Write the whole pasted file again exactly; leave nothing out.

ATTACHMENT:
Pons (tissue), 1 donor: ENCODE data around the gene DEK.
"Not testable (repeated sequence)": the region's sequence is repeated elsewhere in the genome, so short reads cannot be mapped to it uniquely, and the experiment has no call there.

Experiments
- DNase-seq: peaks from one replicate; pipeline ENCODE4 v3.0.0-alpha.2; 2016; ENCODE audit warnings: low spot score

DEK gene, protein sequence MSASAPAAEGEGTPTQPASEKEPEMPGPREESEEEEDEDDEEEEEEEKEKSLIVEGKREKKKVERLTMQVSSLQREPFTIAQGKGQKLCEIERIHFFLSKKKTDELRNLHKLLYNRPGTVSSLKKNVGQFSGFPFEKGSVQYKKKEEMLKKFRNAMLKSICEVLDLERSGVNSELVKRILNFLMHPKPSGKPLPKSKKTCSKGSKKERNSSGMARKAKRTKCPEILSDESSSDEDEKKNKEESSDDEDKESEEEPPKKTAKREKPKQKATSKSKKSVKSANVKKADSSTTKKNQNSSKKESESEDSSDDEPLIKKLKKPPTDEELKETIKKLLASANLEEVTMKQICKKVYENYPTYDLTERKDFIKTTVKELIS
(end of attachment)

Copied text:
Pons (tissue), 1 donor: ENCODE data around the gene DEK.
"Not testable (repeated sequence)": the region's sequence is repeated elsewhere in the genome, so short reads cannot be mapped to it uniquely, and the experiment has no call there.

Experiments
- DNase-seq: peaks from one replicate; pipeline ENCODE4 v3.0.0-alpha.2; 2016; ENCODE audit warnings: low spot score

DEK gene, protein sequence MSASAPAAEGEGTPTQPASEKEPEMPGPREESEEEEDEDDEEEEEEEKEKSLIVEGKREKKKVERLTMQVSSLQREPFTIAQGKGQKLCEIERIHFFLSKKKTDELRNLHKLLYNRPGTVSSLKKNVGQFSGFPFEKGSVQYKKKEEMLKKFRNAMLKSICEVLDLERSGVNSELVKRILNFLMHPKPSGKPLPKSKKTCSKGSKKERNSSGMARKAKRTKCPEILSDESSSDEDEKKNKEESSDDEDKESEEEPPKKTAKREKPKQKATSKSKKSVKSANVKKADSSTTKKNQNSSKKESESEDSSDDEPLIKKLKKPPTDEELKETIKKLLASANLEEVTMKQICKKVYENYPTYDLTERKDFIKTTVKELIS